hide Sorting

You can sort these results in two ways:

By entity
Chronological order for dates, alphabetical order for places and people.
By position (current method)
As the entities appear in the document.

You are currently sorting in ascending order. Sort in descending order.

hide Most Frequent Entities

The entities that appear most frequently in this document are shown below.

Entity Max. Freq Min. Freq
Beauregard 30 6 Browse Search
Gen Buell 26 0 Browse Search
Alex Grant 22 0 Browse Search
Tennessee (Tennessee, United States) 18 0 Browse Search
S. J. Davis 15 1 Browse Search
Jacksonville (Florida, United States) 15 1 Browse Search
United States (United States) 14 0 Browse Search
W. Price 12 0 Browse Search
Gen McClellan 12 0 Browse Search
September, 4 AD 10 10 Browse Search
View all entities in this document...

Browsing named entities in a specific section of The Daily Dispatch: April 18, 1862., [Electronic resource]. Search the whole document.

Found 133 total hits in 55 results.

1 2 3 4 5 6
Mississippi (United States) (search for this): article 1
t the thanks of the Department are also given to Generals Our and Siegel, and the officers and soldiers of their commands, for the matchless gallantry at the bloody battle of Pea Ridge, and to Major-Generals Grant and Buell, and their forces, for the glorious repulse of Beauregard, at Pittsburg, in Tennessee, and to Major-General Pope and his officers and soldiers for the bravery and skill displayed in their operations against the rebels and traitors entrenched at Island No.10, on the Mississippi river. The daring courage, diligent prosecution, persistent valor, and military result of these achievements are unsurpassed. Fourth. That there shall this day be a to of one hundred guns from the United States Arsenal at Washington, in honor of the so great victories. (Signed,) Edwin M. Syanton, Secretary of War. Effects of the news. New York, April 9, 1862. --The city can scarce by comprehend, as yet the last and great set of all our great victories, at Pittsburg La
Missouri (Missouri, United States) (search for this): article 1
you. [Signed]Gidson Welles. Secretary of the Navy. The Canal across the Peninsula. St. Louis, April 9. --General Pope's official report says: "The canal cut across the peninsula at New Madrid, through which the steamers and several barges were taken, is twelve miles long, through heavy timber, which had to be sawed off by hand four feet under water. The idea of this laborious under taking originated with Gen. Schuyler Hamilton, and the work performed by Col. Bissall's Missouri engineering regiment. Remarkable War Bulletin — the way the Yankee Masses are Humbugged. War Department, Washington, April 9th, 1862. First. That at the meridian of Sunday next, sitter the receipt of this order, at the head of every regiment in the armies of the United States, there shall be offered by its Chaplain, a prayer giving thanks to the Lord of Hosts for the recent manifestation of His power in the overthrow of the rebels and traitors, and invoking the continuanc
Davison (South Dakota, United States) (search for this): article 1
cy toward returned Secessionists, are also continually petitioning to have additional troops sent to their counties to protect them from the operations of these same rebels. Very respectfully, your ob't servant. H. W. Halleck, Major-General. Waly Andy Johnson 18 doing. Governor Johnson has superseded the Mayor, Alderman, and Councilmen of Nashville, who refused to take the oath of allegiance, by filling their places with royal man. Washington Barrow, State Senator from Davison county, who was arrested on Tuesday afternoon, was one of the Commissioners for the sale and transfer of Tennessee to the Southern. Confederacy. He is a man of wealth, and one of the most prominent politicians in the State. He has been a member of Congress from the Hermitage district, and was Minister to Portugal during the Administration of Harrison. John Overton, who, at the outset of the rebellion, tendered his entire property — thened tifiated at five millions--to Governor Harris, to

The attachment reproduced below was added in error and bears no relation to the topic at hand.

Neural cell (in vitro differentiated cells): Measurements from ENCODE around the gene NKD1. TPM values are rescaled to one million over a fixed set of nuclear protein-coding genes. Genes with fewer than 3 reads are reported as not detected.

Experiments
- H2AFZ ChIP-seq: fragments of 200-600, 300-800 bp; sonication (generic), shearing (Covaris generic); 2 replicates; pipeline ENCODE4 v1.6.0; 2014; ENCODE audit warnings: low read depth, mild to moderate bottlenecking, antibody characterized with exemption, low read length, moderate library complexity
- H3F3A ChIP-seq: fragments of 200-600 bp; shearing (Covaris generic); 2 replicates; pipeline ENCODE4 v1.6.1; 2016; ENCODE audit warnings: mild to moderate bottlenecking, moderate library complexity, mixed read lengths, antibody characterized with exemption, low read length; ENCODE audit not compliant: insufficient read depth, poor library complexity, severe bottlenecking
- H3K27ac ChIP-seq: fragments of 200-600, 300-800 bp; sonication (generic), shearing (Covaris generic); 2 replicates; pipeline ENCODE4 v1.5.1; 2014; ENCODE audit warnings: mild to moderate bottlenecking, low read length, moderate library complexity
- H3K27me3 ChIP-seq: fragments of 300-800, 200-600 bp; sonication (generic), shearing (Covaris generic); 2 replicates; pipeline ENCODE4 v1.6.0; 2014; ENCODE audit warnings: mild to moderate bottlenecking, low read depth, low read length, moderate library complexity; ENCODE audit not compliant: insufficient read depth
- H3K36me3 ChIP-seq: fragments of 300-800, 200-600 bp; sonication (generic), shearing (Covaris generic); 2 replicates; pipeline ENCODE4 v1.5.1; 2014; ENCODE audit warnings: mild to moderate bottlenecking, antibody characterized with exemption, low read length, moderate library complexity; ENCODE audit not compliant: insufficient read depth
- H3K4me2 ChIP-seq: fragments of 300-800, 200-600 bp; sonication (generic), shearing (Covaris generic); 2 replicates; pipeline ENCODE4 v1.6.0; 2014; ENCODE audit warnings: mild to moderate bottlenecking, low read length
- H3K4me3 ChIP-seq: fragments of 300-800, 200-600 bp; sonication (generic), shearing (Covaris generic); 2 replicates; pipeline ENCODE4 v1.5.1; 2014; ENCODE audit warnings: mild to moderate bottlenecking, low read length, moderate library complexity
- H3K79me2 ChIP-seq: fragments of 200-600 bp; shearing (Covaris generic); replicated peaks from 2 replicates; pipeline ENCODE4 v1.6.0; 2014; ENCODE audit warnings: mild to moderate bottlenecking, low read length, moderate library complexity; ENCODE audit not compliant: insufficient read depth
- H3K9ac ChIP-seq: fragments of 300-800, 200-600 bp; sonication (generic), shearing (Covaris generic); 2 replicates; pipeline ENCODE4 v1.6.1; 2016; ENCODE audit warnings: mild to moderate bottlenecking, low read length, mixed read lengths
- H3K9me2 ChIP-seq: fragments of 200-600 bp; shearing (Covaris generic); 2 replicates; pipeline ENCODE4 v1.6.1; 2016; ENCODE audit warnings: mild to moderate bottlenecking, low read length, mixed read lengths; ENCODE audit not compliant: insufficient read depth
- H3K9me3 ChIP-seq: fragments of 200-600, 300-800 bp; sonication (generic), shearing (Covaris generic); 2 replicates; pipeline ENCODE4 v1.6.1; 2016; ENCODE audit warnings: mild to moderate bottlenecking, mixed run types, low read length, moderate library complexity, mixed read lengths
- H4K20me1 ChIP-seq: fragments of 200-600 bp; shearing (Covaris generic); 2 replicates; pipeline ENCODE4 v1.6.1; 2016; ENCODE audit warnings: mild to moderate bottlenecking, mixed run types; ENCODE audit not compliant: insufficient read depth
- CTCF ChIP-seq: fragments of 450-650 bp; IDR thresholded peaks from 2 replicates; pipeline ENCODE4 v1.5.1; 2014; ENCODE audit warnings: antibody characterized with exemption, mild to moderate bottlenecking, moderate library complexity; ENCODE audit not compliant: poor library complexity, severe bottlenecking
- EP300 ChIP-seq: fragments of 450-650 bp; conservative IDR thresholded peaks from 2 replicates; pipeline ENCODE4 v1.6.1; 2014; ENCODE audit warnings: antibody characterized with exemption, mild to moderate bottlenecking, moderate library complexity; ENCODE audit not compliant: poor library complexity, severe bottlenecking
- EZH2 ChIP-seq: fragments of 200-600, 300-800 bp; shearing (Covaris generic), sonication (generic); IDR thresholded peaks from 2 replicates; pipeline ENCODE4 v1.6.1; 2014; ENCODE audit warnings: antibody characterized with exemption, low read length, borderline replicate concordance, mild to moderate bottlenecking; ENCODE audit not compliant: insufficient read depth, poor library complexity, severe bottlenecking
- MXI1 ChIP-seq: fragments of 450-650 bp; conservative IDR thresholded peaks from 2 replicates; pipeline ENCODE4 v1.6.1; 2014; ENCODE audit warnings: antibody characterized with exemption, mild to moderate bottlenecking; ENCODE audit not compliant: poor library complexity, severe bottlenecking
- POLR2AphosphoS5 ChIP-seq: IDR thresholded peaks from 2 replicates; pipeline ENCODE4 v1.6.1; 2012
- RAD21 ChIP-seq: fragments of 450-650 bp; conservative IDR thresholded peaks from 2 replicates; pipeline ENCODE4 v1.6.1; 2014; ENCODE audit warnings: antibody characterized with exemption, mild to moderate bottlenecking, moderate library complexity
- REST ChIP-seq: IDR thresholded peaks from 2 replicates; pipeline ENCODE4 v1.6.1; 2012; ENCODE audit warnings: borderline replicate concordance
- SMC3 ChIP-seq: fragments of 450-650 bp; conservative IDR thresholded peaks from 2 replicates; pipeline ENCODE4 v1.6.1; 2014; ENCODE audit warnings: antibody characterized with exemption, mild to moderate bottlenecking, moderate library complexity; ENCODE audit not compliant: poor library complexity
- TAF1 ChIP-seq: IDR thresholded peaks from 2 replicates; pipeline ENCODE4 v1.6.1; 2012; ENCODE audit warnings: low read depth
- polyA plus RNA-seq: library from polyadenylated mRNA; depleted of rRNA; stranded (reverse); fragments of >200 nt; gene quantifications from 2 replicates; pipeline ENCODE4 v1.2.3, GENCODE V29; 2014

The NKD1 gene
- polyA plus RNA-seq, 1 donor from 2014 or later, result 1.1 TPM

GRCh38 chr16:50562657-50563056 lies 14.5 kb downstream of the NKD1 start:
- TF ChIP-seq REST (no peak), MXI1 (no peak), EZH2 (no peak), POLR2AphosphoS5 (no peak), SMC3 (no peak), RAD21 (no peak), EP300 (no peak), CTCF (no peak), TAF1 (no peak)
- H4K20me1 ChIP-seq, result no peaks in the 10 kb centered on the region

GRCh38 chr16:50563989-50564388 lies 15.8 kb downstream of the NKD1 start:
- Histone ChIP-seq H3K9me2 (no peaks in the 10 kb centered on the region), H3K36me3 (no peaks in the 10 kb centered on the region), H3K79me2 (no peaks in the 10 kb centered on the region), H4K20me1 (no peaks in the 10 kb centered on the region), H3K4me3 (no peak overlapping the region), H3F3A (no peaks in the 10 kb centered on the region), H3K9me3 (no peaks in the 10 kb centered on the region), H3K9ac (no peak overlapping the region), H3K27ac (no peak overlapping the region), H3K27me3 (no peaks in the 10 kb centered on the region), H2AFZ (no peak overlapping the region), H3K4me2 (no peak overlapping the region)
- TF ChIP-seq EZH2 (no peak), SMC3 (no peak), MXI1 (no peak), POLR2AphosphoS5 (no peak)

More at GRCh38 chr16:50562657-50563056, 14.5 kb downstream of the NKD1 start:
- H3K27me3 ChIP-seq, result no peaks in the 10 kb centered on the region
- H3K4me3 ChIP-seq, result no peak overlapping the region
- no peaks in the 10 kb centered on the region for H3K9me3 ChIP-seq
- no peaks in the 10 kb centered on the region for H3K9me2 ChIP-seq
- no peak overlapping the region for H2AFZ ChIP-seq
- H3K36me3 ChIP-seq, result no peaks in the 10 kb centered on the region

Tennessee (Tennessee, United States) (search for this): article 1
m the North. Affairs on the Peninsula — Washington dispatches--Gen. Halleck's policy — the Military Dictator in Tennessee, &c., &c. From late Yankee papers in our postoral on we make up the following summary: The Peninsula. Baltir from Davison county, who was arrested on Tuesday afternoon, was one of the Commissioners for the sale and transfer of Tennessee to the Southern. Confederacy. He is a man of wealth, and one of the most prominent politicians in the State. He has be rebellion, tendered his entire property — thened tifiated at five millions--to Governor Harris, to aid in dissevering Tennessee from the National Confederacy is arrested. When the draft took place, hedssised upon all suspected of Union sentiments hospitality, and was the person who entertained Charle. Sumue, some years ago. At the, incipiency of the rebellion in Tennessee he offered all his estate and his services to Governor Harris. He was a member of the Military Board, and untiring in <
Portugal (Portugal) (search for this): article 1
d the Mayor, Alderman, and Councilmen of Nashville, who refused to take the oath of allegiance, by filling their places with royal man. Washington Barrow, State Senator from Davison county, who was arrested on Tuesday afternoon, was one of the Commissioners for the sale and transfer of Tennessee to the Southern. Confederacy. He is a man of wealth, and one of the most prominent politicians in the State. He has been a member of Congress from the Hermitage district, and was Minister to Portugal during the Administration of Harrison. John Overton, who, at the outset of the rebellion, tendered his entire property — thened tifiated at five millions--to Governor Harris, to aid in dissevering Tennessee from the National Confederacy is arrested. When the draft took place, hedssised upon all suspected of Union sentiments. He has a son in the rebel army. An ancodo's is told of him. Upon a regimental muster of the military he harangued his soldiers and urged them to leave their hom